A significant advance has been the development of a new class of drugs now being used to treat wet macular degeneration. The drugs are based on the discovery that a group of proteins in the body, called vascular endothelial growth factor (VEGF), play a significant role in the formation of the abnormal blood vessels that damage the retina in wet macular degeneration. These abnormal blood vessels are called choroidal neovascularization (CNV).
The anti-VEGF drugs are injected directly into the jelly-like substance that fills the back of the eye, which is called the vitreous. Before the injection, drops are used to numb the eye and a speculum may be put in place to hold the eyelids out of the way. While it may seem scary to receive an injection into the eye, most patients find that they experience minimal discomfort. Once inside the eye, the medication diffuses throughout the retina and choroid. It binds strongly to the abnormal VEGF proteins, preventing the proteins from stimulating further unwanted blood vessel growth and leakage. You may see floaters for a few hours following your injection.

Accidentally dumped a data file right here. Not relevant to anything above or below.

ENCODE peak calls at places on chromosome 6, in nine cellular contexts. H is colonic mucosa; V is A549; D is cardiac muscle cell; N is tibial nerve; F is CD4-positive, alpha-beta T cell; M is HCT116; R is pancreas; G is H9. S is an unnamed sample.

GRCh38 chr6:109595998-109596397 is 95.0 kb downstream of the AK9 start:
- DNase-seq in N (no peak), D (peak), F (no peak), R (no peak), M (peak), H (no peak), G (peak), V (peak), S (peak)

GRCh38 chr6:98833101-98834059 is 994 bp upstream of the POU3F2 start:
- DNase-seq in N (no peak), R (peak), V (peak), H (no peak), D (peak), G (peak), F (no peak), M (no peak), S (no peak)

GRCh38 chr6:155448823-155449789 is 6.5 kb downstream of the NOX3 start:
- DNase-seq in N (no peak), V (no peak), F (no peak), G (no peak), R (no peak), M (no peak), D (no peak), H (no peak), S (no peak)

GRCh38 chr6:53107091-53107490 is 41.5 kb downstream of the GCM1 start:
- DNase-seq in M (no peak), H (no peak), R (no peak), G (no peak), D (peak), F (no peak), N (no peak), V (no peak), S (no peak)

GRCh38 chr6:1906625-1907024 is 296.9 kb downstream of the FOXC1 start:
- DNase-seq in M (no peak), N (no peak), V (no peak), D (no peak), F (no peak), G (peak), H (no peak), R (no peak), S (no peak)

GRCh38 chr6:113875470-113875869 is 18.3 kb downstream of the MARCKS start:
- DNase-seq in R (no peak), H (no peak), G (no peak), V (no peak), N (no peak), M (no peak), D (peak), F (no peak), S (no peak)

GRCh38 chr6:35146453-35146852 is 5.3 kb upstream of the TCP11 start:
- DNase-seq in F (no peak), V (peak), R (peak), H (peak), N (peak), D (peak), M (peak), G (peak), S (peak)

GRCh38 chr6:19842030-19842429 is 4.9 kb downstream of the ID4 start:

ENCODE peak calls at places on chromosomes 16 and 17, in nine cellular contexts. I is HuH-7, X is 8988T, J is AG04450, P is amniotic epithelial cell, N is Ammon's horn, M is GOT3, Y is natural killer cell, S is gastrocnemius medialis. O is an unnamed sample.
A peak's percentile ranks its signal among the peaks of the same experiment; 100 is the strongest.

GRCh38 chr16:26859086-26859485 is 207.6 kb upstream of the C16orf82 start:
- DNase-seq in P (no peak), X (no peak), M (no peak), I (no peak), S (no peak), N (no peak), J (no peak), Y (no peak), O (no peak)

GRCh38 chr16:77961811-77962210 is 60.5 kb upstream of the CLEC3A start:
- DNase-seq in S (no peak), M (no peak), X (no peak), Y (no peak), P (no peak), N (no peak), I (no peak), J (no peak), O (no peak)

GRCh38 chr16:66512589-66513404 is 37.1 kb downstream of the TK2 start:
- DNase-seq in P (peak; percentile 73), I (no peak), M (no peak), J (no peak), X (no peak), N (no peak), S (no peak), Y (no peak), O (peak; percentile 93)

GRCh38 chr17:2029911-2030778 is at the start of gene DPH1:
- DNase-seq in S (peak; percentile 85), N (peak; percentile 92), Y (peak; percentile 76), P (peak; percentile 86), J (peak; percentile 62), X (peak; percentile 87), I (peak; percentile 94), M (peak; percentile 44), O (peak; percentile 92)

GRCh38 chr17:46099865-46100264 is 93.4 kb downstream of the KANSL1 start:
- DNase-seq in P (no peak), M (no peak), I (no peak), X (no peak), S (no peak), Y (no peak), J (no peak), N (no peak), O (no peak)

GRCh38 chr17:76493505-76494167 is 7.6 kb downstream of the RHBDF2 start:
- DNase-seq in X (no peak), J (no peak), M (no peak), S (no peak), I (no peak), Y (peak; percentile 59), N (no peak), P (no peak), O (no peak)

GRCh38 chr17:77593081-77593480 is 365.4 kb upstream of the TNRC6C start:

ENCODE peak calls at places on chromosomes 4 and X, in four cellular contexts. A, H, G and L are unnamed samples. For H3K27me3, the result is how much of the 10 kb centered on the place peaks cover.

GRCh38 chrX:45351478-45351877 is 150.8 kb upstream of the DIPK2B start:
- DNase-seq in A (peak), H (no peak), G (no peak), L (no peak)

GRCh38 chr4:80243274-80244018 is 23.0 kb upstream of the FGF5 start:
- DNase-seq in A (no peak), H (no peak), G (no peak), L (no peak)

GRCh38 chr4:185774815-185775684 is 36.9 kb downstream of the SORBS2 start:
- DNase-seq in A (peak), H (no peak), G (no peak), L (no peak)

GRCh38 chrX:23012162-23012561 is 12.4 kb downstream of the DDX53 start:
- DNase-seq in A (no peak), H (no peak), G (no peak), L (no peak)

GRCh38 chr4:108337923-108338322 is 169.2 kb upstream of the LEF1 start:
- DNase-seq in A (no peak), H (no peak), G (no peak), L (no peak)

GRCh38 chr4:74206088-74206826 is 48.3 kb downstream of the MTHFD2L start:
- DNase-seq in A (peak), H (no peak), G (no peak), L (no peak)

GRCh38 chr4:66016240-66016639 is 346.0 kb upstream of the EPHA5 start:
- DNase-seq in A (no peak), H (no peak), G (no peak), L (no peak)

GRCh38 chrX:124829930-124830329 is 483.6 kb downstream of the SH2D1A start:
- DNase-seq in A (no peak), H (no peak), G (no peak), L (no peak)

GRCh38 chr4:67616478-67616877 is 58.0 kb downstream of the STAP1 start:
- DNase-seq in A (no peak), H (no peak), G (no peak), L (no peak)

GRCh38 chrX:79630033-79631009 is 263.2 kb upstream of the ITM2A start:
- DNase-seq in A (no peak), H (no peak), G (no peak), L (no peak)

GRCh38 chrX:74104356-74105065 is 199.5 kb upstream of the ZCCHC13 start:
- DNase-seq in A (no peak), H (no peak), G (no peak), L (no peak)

Before injection of an anti-vascular endothelial growth factor (VEGF) drug, the eye is numbed and a speculum may be put in place to keep the eyelids out of the way.